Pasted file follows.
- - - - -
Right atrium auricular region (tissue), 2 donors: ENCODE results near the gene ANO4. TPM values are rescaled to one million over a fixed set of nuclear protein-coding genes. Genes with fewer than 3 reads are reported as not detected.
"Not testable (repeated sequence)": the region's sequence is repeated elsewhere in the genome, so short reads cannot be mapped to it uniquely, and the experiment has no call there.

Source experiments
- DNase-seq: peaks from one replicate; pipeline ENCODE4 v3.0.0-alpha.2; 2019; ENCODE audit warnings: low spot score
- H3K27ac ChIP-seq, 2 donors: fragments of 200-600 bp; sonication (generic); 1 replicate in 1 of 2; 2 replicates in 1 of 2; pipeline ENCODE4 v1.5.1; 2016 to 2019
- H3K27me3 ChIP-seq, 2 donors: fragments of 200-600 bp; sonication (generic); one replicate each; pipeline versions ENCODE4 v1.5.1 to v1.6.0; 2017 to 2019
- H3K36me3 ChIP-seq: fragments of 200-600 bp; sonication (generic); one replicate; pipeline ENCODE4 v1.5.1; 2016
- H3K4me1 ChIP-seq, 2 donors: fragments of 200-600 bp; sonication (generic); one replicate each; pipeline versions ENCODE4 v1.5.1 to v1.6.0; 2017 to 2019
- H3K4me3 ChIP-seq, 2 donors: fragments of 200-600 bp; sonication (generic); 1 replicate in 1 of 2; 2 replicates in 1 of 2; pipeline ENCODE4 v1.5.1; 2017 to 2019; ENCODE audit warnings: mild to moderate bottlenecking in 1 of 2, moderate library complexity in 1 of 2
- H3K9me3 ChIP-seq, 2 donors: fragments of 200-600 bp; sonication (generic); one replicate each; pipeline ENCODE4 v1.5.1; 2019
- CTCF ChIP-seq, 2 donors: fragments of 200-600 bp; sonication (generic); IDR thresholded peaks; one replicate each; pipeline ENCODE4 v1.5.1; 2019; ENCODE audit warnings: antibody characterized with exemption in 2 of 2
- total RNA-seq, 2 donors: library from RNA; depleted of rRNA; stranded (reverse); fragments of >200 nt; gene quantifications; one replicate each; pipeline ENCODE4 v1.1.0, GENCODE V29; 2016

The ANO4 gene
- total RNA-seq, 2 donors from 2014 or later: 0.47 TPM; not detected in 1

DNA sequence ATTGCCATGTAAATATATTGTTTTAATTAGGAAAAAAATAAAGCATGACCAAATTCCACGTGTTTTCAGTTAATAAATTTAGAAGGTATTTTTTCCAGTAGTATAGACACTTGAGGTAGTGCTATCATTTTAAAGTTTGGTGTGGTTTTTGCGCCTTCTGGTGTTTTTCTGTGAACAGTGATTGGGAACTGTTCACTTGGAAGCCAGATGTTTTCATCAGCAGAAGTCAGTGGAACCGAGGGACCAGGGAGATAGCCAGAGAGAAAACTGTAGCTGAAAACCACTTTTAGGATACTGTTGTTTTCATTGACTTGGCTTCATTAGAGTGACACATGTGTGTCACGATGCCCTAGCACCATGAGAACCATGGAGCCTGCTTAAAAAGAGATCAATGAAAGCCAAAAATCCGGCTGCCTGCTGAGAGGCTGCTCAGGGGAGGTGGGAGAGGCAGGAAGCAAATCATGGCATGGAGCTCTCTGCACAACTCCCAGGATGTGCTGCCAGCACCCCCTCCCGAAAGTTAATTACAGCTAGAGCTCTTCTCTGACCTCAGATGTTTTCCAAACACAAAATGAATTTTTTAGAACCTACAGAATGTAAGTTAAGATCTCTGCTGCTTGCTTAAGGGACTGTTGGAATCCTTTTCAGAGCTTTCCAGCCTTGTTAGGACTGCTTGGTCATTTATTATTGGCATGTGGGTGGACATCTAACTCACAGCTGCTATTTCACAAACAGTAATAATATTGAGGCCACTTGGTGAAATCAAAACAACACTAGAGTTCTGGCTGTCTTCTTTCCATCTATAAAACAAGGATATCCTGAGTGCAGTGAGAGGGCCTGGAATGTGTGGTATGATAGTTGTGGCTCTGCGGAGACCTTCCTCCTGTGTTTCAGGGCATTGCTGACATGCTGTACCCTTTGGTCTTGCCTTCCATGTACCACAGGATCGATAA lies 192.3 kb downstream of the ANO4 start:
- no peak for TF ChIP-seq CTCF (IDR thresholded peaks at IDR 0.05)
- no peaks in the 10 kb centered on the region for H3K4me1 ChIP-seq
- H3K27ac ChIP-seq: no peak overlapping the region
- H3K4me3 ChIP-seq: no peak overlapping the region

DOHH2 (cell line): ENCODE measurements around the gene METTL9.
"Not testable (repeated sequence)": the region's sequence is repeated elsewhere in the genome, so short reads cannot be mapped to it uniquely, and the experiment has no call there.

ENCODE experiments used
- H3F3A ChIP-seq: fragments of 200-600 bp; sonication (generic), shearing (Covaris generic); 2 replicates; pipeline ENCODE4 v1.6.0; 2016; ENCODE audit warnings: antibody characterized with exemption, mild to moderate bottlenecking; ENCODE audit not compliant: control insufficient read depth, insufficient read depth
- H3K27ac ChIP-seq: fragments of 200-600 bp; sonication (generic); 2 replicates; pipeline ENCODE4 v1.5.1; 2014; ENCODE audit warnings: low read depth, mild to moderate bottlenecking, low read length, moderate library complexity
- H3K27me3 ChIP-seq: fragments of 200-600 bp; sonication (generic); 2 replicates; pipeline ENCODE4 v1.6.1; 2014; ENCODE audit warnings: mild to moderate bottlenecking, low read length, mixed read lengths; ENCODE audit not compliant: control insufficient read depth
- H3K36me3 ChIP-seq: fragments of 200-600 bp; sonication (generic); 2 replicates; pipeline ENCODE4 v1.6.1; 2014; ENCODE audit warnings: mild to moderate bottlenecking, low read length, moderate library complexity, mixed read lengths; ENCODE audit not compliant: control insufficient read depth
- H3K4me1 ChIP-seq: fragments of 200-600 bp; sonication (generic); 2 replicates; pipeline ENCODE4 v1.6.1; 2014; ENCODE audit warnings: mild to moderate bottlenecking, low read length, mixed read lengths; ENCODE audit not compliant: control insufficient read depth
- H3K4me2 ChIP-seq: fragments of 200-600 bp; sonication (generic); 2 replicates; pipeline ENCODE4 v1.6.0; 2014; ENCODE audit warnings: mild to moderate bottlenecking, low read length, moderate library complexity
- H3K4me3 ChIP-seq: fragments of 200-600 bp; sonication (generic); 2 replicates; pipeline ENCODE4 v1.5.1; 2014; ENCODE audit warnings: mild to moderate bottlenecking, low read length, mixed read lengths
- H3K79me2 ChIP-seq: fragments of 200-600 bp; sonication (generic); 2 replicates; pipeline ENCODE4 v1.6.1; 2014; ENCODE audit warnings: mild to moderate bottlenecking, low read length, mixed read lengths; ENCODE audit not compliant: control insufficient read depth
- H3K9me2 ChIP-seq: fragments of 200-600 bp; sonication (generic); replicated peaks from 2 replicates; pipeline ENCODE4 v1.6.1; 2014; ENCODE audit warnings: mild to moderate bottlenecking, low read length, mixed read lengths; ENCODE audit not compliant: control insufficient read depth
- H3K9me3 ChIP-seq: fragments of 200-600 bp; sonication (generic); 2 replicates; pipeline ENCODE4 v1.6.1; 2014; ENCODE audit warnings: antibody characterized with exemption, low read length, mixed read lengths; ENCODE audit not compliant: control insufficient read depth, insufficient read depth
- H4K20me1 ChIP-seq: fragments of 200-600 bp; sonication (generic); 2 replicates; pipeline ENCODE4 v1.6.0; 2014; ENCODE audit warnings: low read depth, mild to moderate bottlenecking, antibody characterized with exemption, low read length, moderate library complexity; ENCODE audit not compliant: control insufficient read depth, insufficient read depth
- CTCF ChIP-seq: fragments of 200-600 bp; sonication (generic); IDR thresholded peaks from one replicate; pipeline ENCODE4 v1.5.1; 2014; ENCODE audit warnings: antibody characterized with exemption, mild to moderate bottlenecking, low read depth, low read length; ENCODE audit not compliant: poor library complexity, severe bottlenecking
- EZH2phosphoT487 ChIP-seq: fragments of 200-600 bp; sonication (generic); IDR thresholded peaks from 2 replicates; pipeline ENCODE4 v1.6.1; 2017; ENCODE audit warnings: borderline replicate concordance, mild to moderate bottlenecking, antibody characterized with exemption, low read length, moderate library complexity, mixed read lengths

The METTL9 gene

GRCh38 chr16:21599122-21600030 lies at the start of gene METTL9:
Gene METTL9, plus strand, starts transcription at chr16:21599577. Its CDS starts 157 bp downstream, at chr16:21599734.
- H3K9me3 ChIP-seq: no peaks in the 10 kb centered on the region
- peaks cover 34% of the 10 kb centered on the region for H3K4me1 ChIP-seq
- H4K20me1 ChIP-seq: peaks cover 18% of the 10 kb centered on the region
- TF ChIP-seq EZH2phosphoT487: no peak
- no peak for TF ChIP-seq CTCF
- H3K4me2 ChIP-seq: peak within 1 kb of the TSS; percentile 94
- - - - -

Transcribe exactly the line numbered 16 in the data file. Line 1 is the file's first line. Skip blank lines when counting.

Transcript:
- no peak for TF ChIP-seq CTCF (IDR thresholded peaks at IDR 0.05)